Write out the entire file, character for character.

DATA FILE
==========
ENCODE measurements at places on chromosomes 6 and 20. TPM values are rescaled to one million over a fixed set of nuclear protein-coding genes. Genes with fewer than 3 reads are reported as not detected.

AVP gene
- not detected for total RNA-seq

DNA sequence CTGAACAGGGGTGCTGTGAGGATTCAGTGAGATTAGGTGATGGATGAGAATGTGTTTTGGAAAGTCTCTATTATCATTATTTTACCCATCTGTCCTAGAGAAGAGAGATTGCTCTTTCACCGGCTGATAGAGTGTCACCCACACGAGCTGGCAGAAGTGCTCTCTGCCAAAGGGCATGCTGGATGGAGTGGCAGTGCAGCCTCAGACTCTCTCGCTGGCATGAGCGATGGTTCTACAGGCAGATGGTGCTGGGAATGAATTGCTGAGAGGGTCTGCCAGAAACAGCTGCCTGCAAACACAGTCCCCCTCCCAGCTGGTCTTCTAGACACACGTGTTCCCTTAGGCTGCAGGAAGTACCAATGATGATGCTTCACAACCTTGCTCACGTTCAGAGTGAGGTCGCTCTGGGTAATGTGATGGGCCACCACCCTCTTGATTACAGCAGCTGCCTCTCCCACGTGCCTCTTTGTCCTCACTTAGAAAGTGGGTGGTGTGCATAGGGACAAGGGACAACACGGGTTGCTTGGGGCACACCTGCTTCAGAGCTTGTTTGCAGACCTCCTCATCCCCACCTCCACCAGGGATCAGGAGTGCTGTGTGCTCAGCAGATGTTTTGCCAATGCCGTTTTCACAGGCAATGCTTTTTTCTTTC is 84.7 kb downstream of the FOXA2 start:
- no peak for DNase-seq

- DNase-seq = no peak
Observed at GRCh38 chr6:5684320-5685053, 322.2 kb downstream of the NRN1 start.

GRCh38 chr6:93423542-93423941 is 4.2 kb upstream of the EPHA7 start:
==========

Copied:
ENCODE measurements at places on chromosomes 6 and 20. TPM values are rescaled to one million over a fixed set of nuclear protein-coding genes. Genes with fewer than 3 reads are reported as not detected.

AVP gene
- not detected for total RNA-seq

DNA sequence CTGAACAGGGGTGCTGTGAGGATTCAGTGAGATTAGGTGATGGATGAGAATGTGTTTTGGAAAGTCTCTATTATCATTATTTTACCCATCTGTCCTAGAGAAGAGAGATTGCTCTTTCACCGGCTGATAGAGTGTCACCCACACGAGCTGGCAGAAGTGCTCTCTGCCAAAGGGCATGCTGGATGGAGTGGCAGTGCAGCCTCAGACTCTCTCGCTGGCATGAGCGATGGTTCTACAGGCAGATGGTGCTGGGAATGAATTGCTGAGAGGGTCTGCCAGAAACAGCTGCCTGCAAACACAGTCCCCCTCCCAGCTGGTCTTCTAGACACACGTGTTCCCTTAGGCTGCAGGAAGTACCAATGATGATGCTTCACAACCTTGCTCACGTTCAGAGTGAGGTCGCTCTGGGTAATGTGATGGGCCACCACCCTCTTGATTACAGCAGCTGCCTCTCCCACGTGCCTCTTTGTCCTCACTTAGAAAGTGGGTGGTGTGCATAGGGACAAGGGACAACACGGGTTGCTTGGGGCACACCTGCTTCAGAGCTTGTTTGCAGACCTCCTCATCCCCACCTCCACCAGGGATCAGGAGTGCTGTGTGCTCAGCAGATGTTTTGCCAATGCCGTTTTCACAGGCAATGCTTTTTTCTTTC is 84.7 kb downstream of the FOXA2 start:
- no peak for DNase-seq

- DNase-seq = no peak
Observed at GRCh38 chr6:5684320-5685053, 322.2 kb downstream of the NRN1 start.

GRCh38 chr6:93423542-93423941 is 4.2 kb upstream of the EPHA7 start: